Why are the min and max values for a particular numeric type implemented as functions?


V

Vijai Kalyan

Oops, maybe that is the standard. I don't have a copy unfortunately,
but here goes. I was experimenting and wrote the following code:

#include <limits.h>
#include <stdexcept>
#include <sstream>

namespace exceptions
{
class out_of_range : public std::exception
{
std::string m_msg;
protected:

out_of_range const& operator = (out_of_range const&);

public:
out_of_range(int p_min, int p_max, int p_value)
{
std::stringstream strbuf;
strbuf << "The value " << p_value << " is not in the
range [" << p_min << ", " << p_max << "].";
m_msg = strbuf.str();
}

out_of_range(out_of_range const& src)
{
m_msg = src.m_msg;
}

char const* what() const
{
return m_msg.c_str();
}
};
};

template
<
int t_Min,
int t_Max,
bool t_Validate,
bool t_useExceptionsstruct IntegerValidator
{
bool IsInRange(int value)
{
return true;
}
};

template
<
int t_Min,
int t_Max
struct IntegerValidator<t_Min, t_Max, true, false>
{
bool IsInRange(int value)
{
return ((value <= t_Max) && (value >= t_Min));
}
};

template
<
int t_Min,
int t_Max
struct IntegerValidator<t_Min, t_Max, true, true> : public IntegerValidator<t_Min, t_Max, true, false>
{
bool IsInRange(int value)
{
if(!::IntegerValidator<t_Min, t_Max, true,
false>::IsInRange(value))
{
throw exceptions::eek:ut_of_range(t_Min, t_Max, value);
}
return true;
}
};

template
<
int t_Min = INT_MIN,
int t_Max = INT_MAX,
bool t_Validate = true,
bool t_useExceptions = falseclass IntegerAttribute : public IntegerValidator<t_Min, t_Max,
t_Validate, t_useExceptions>
{
int m_value;
bool m_valid;
protected:
void SetValue(int p_value)
{
if(IsInRange(p_value))
{
m_value = p_value;
m_valid = true;
}
}
public:
IntegerAttribute() : m_value(0), m_valid(true)
{
}

explicit IntegerAttribute(int p_value) : m_value(0),
m_valid(false)
{
SetValue(p_value);
}

IntegerAttribute const& operator = (int p_value)
{
SetValue(p_value);
return *this;
}

IntegerAttribute const& operator = (IntegerAttribute const&
p_src)
{
SetValue(p_src.m_value);
}

operator int () const
{
return m_value;
}
};

#endif // end IntegerAttribute.h

just for fun. Here are now a few particular instantiations that I
tried:

typedef IntegerAttribute<0> PositiveInteger;
typedef IntegerAttribute<INT_MIN, 0> NegativeInteger;

typedef IntegerAttribute<0, INT_MAX, true, true> PositiveIntegerEx;
typedef IntegerAttribute<INT_MIN, 0, true, true> NegativeIntegerEx;

IMHO, I had to mix C style type ranges with C++. Shouldn't I ideally,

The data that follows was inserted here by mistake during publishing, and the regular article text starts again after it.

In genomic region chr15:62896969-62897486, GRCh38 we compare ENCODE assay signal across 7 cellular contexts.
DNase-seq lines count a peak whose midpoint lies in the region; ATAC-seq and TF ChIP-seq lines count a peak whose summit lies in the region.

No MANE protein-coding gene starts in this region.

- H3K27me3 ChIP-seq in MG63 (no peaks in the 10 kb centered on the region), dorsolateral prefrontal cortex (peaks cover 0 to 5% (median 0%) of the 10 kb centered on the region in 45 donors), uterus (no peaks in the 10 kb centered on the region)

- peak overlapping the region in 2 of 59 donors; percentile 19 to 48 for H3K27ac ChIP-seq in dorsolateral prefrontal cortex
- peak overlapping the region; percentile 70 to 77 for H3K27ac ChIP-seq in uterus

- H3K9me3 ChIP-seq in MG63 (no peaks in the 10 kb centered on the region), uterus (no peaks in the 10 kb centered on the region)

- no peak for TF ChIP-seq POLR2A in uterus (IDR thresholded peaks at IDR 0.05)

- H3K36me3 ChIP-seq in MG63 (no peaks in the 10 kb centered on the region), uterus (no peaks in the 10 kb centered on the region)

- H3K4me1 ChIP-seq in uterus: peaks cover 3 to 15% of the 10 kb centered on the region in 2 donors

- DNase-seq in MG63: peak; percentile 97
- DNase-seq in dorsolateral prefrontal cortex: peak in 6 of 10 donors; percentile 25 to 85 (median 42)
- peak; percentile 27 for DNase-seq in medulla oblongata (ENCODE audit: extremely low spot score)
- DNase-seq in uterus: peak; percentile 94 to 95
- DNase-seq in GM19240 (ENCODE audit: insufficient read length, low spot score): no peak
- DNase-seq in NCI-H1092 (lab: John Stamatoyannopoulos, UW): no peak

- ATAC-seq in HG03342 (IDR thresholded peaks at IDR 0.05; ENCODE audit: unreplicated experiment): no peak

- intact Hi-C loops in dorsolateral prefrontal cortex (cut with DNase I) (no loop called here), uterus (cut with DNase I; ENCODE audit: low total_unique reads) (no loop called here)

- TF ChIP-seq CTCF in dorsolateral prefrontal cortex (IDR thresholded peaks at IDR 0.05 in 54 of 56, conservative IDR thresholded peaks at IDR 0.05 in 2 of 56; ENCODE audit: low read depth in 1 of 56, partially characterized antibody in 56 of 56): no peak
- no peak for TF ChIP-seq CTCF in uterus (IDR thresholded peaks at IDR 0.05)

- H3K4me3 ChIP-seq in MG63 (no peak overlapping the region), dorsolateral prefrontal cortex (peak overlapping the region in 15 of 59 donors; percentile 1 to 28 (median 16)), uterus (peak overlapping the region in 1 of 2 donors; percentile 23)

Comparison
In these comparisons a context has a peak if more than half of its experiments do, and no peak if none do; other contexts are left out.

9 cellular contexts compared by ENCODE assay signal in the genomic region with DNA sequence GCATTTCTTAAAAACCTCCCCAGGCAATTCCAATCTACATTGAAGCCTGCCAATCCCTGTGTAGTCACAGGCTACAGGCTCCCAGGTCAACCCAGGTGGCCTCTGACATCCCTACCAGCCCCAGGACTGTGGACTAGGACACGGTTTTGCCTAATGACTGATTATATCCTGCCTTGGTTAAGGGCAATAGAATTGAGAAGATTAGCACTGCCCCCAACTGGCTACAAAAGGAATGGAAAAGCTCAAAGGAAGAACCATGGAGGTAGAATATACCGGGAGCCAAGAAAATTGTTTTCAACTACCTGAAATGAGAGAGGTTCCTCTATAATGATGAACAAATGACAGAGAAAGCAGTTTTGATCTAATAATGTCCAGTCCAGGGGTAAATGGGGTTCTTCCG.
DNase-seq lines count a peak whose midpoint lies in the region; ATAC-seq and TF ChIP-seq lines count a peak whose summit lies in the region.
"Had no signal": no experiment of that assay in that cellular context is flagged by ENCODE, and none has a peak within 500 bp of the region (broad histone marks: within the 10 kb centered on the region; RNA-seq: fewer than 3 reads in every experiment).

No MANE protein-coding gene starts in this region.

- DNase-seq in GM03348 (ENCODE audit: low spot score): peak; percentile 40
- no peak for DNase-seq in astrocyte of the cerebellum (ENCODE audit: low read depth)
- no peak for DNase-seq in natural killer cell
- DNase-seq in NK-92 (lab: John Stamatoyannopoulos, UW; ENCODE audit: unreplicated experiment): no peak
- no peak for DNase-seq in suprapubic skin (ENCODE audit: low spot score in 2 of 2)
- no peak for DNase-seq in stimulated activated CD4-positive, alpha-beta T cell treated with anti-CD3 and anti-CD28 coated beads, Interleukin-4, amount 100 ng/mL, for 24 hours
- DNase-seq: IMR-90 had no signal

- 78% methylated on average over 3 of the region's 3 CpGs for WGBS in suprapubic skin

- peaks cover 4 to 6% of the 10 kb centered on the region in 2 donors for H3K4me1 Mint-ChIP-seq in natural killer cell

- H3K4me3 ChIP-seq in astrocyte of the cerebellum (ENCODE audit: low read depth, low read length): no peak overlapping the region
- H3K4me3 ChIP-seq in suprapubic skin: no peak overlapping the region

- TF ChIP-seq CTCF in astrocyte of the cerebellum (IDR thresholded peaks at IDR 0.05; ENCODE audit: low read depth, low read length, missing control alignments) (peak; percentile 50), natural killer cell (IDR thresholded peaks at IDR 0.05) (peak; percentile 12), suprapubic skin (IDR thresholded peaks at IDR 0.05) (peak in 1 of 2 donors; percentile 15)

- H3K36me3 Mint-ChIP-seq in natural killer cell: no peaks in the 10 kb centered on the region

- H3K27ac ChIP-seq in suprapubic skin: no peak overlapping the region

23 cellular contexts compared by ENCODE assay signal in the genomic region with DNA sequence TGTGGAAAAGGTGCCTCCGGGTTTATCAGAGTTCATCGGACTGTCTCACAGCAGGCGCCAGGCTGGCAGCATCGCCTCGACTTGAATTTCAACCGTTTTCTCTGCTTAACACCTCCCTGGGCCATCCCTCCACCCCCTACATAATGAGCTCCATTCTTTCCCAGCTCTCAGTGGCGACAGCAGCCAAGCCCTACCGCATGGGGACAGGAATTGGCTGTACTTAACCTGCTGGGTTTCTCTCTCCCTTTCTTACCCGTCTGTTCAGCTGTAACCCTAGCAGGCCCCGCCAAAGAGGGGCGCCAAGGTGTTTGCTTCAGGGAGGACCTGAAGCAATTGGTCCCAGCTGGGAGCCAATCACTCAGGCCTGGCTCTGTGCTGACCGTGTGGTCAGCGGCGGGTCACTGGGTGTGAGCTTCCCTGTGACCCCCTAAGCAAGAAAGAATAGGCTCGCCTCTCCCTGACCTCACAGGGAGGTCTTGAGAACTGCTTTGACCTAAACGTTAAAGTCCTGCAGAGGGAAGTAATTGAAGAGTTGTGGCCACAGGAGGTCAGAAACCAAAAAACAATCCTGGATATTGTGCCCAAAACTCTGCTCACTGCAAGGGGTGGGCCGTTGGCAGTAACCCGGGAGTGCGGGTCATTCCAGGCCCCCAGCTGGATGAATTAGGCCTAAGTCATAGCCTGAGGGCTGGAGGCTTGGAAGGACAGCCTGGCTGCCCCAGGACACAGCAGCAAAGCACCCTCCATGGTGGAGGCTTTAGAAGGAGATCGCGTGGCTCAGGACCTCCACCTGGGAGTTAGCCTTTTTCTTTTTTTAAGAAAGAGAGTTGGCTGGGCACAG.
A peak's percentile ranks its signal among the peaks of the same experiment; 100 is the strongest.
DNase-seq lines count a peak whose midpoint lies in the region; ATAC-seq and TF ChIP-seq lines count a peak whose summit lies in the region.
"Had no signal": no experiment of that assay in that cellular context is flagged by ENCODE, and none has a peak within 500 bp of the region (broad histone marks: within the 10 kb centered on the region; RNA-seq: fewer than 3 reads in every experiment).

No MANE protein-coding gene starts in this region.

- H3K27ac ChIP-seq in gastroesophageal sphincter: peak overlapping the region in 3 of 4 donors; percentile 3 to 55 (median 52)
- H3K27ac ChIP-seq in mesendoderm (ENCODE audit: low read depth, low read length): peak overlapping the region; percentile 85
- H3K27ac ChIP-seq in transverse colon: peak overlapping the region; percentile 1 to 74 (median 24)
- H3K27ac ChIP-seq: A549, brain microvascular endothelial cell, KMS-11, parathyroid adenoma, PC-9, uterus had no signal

IMHO, have used

typedef IntegerAttribute<0> PositiveInteger;
typedef IntegerAttribute<std::numeric_limits<int>::min, 0>
NegativeInteger;

typedef IntegerAttribute<0, std::numeric_limits<int>::max, true, true>
PositiveIntegerEx;
typedef IntegerAttribute<std::numeric_limits<int>::min, 0, true, true>
NegativeIntegerEx;

instead. I cannot however do that because the above instantiations
require a compile time constant and min and max actually are functions.

Is this good? (Not from a style perspective, but from a usability
perspective.) Or am I missing something here?

Ultimately, anyway, in the particular compiler I am using the functions
min () and max() are anyway implemented as follows:

static _Ty (__CRTDECL min)() _THROW0()
{ // return minimum value
return (INT_MIN);
}

static _Ty (__CRTDECL max)() _THROW0()
{ // return maximum value
return (INT_MAX);
}

regards,

-vijai.
 
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H

Howard Hinnant

"Vijai Kalyan said:
typedef IntegerAttribute<0, std::numeric_limits<int>::max, true, true>
PositiveIntegerEx;
typedef IntegerAttribute<std::numeric_limits<int>::min, 0, true, true>
NegativeIntegerEx;

instead. I cannot however do that because the above instantiations
require a compile time constant and min and max actually are functions.

Is this good?

This is the unfortunate result of the fact that floating point constants
can't be defined in a class the way integral constants can, and
numeric_limits handles floating point types as well.

Yes, your compiler reflects the standard.

-Howard
 

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